8. Another contradiction has to be pointed out. If Moses forbade the evocation of the spirits of the dead, those spirits must be able to come to us when we evoke them, as otherwise his prohibition would have been superfluous. If they could respond to the call of the living in the time of Moses, they can do so at the present time; and, if those who respond to our evocation are the souls of the dead, it is evident that this response does not emanate exclusively from demons. Besides, Moses makes no mention whatever of the latter.
It is clear, therefore, that the opponents of evocation cannot logically base their opposition on the Law of Moses, and this for two reasons, viz., 1. Because the Mosaic Law is not the law of Christianity, 2. Because it is not adapted to the usages of our epoch. But, even if the Law of Moses were as binding on Christendom as some persons seem to imagine it to be, that law would still be inapplicable to Spiritism.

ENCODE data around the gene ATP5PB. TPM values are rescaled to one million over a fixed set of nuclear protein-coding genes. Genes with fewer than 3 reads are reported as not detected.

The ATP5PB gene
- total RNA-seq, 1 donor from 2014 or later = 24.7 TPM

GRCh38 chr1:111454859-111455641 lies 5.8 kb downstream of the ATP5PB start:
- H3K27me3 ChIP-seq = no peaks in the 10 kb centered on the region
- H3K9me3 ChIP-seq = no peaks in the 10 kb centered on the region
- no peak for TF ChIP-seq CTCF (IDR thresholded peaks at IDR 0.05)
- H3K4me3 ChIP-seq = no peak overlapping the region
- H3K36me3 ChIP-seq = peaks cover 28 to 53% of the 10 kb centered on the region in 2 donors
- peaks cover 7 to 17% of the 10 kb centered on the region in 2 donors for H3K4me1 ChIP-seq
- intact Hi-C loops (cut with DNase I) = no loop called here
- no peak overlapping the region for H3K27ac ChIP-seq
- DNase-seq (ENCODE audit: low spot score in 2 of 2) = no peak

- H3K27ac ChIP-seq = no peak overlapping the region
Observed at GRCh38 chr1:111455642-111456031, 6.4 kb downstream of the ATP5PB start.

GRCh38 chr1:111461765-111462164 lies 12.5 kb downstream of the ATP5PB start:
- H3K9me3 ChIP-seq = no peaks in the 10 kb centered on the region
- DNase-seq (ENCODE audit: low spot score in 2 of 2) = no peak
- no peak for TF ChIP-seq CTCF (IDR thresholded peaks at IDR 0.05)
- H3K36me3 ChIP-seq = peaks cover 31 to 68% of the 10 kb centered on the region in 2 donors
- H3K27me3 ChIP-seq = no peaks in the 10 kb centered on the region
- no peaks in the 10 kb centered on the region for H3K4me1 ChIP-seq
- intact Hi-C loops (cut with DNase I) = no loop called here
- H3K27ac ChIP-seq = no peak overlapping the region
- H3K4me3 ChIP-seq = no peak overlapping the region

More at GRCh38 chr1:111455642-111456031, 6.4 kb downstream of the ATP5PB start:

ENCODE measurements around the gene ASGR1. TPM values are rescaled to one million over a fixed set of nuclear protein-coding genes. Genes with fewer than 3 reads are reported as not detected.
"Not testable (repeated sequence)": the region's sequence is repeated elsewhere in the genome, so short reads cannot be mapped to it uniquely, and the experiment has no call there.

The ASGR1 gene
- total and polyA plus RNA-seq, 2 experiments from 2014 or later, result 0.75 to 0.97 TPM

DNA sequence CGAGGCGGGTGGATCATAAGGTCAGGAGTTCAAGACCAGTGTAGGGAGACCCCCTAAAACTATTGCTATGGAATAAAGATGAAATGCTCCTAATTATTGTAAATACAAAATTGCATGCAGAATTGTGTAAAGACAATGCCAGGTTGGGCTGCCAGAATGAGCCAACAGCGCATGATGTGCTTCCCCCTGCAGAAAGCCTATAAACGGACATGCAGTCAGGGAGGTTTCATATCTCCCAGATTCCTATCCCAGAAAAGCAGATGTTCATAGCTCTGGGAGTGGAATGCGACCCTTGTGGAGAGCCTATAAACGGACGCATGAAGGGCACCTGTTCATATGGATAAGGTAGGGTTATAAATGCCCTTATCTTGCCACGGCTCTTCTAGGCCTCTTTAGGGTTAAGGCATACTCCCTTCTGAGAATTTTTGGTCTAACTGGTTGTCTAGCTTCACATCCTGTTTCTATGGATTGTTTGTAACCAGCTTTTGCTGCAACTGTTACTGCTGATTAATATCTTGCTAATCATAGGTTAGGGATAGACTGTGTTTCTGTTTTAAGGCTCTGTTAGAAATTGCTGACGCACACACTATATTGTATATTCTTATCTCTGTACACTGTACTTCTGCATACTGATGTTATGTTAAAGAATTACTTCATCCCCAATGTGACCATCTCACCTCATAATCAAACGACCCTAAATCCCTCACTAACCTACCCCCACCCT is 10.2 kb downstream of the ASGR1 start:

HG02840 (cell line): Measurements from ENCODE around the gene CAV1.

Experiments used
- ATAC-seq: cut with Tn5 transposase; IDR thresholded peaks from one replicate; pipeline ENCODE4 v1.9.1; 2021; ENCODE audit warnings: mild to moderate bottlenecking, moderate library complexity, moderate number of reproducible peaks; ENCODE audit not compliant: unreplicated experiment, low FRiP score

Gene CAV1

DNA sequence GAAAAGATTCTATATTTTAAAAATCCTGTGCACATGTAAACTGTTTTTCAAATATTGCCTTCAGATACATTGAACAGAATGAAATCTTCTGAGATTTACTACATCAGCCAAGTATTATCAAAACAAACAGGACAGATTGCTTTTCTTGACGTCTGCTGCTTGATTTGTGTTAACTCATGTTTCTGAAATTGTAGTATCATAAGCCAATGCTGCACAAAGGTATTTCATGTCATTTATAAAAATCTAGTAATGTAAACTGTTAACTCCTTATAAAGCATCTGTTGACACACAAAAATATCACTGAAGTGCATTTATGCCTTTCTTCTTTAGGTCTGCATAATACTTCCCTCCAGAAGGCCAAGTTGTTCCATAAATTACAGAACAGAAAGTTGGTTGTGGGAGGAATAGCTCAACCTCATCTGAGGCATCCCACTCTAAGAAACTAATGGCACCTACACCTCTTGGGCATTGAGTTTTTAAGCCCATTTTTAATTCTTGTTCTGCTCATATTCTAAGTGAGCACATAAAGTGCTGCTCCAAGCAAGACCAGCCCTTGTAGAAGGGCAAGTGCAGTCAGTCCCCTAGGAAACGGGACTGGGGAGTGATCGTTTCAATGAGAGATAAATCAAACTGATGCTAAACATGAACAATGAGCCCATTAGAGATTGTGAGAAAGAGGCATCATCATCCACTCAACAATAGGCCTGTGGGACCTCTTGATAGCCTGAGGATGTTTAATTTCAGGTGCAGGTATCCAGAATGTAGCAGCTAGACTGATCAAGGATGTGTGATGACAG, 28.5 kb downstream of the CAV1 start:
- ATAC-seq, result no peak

Moses, it is true, includes the interrogation of the dead in his prohibition; but only as secondary to and as an accessory of, the practice of sorcery. The very expression “to interrogate,” coupled with “diviners” and “augurs,” proves that, among the Hebrews evocations were employed as a means of divination; but spiritists evoke the dead not to obtain from them unlawful revelations, but to receive from them wise counsels and to assist those among them who suffer to obtain relief. Assuredly, if the Hebrews had only employed the power of communicating with spirits for such purposes, Moses, so far from forbidding evocations, would have encouraged them because they would have rendered his people more tractable.